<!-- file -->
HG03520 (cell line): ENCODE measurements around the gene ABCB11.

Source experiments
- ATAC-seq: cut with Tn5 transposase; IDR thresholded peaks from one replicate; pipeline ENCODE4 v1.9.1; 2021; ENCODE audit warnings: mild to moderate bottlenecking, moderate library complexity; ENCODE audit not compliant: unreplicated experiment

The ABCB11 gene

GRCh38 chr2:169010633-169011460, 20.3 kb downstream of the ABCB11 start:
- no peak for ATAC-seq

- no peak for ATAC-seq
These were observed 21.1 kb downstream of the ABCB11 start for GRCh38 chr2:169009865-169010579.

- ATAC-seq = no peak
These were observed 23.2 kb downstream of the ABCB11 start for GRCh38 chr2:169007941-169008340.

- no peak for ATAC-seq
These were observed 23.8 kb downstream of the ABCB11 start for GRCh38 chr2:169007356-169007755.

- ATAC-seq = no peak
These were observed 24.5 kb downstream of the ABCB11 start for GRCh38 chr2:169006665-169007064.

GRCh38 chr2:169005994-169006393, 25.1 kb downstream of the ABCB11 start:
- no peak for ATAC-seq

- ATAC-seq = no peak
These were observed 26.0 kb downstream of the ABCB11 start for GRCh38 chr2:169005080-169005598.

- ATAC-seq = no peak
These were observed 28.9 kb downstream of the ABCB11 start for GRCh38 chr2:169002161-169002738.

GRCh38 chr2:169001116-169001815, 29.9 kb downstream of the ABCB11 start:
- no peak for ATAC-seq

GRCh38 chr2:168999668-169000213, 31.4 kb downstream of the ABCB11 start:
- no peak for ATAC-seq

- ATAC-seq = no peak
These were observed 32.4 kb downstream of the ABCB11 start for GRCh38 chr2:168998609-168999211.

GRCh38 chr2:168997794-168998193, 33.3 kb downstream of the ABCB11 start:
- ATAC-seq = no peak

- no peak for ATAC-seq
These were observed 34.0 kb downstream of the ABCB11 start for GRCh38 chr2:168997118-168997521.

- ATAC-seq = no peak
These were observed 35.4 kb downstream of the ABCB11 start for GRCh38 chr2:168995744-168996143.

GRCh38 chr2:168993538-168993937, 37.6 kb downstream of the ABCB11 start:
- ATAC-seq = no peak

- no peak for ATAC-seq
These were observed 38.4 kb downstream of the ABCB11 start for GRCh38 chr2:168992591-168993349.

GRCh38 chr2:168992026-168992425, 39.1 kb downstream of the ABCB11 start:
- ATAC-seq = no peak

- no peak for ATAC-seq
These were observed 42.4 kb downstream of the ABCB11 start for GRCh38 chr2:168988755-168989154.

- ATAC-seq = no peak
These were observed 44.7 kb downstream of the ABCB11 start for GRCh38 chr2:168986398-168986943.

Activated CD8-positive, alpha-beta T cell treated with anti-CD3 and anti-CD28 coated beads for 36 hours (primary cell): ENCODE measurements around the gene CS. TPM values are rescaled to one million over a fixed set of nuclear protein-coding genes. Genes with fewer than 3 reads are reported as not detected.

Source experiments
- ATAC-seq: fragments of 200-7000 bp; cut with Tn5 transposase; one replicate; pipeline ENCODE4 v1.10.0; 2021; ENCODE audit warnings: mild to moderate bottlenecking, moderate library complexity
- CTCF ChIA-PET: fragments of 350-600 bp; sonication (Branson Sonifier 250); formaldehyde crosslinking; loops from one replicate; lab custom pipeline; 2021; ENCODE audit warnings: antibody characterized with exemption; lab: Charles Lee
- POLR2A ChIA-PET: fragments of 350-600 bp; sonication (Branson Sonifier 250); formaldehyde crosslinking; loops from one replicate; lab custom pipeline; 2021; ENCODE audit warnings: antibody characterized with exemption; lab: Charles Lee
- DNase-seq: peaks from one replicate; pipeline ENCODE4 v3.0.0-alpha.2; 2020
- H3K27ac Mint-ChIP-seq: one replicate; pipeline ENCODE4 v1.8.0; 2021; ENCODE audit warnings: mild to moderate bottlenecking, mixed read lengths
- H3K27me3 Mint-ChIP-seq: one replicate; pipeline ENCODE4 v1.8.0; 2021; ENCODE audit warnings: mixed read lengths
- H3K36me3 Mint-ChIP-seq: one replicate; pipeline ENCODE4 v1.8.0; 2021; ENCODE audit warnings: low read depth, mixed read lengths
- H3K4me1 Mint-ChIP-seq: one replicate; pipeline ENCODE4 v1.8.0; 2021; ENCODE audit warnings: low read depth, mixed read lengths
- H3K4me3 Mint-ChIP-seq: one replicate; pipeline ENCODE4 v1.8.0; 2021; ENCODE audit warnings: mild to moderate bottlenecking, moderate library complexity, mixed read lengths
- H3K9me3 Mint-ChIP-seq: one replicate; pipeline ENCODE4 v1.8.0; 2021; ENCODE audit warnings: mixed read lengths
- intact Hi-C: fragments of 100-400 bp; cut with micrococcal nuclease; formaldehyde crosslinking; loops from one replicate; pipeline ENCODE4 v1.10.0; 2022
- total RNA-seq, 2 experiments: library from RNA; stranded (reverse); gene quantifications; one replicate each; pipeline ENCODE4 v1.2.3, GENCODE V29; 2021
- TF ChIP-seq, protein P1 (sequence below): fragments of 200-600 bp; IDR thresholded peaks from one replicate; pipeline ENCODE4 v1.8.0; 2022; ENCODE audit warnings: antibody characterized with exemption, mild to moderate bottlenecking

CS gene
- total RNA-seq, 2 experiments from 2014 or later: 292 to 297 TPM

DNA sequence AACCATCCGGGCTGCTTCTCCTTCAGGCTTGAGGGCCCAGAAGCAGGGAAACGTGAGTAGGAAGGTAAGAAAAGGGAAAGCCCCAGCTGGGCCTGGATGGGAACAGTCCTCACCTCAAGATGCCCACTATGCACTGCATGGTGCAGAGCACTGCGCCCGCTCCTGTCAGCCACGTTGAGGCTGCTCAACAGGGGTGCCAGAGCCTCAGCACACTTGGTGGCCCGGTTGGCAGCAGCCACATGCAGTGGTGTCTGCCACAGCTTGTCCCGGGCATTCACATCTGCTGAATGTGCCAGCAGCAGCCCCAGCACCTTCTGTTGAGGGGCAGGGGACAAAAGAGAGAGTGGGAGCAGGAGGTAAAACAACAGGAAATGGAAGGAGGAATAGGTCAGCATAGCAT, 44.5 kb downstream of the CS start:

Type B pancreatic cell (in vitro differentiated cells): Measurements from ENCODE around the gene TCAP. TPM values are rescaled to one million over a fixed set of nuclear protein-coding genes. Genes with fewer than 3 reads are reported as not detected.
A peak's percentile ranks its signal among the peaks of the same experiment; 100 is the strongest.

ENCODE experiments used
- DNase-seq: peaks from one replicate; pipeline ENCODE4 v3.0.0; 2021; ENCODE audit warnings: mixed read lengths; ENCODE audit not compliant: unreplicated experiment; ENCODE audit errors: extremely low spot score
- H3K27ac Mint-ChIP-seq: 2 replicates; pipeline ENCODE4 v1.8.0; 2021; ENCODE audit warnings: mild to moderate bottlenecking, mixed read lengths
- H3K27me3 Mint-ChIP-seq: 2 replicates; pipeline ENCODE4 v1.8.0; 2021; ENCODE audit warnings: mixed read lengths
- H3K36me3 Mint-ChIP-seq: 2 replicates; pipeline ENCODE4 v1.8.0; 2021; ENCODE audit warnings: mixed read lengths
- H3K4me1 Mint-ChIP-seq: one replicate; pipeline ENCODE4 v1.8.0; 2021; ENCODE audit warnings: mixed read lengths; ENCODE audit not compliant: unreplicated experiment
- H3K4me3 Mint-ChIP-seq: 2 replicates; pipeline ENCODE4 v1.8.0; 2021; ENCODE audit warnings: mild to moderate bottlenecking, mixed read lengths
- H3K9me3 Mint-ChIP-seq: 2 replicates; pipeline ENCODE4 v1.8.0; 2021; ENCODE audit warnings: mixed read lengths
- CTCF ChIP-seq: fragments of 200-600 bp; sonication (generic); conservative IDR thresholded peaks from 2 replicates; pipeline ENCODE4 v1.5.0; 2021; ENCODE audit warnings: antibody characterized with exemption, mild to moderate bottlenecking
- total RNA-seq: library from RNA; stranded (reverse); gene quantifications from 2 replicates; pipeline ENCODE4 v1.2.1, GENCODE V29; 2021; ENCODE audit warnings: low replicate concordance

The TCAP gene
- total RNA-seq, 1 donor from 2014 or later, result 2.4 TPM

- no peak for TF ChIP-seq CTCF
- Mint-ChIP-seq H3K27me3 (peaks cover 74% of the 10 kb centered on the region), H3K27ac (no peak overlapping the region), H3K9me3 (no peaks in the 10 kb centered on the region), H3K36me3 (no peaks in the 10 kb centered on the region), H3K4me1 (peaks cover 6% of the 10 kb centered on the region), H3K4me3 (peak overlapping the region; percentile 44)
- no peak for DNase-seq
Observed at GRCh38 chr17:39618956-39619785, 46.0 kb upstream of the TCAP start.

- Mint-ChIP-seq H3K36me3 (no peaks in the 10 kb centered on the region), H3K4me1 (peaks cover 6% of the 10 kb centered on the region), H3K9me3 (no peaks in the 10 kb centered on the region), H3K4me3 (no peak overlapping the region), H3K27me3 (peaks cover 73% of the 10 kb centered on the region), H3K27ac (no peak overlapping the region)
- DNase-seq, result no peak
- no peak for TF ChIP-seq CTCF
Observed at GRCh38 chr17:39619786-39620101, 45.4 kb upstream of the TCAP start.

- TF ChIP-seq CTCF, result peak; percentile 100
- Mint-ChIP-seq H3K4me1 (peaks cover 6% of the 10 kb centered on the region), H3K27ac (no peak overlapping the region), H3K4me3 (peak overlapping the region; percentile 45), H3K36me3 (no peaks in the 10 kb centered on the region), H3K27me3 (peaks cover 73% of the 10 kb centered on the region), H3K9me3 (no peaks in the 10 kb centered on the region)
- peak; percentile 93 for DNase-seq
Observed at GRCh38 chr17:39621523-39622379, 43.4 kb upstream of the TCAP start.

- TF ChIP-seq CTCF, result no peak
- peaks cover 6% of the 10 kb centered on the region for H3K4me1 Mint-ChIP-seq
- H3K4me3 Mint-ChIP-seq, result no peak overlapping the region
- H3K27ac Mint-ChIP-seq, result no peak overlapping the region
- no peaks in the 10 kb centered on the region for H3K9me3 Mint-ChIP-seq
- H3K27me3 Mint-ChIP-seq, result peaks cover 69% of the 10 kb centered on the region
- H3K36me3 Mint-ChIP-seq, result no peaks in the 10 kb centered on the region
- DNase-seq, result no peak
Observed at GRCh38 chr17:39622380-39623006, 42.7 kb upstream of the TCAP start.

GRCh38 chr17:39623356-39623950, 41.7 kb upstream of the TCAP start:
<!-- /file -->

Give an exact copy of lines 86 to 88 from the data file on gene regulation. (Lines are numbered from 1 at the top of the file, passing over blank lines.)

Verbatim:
Observed at GRCh38 chr17:39621523-39622379, 43.4 kb upstream of the TCAP start.

- TF ChIP-seq CTCF, result no peak
- peaks cover 6% of the 10 kb centered on the region for H3K4me1 Mint-ChIP-seq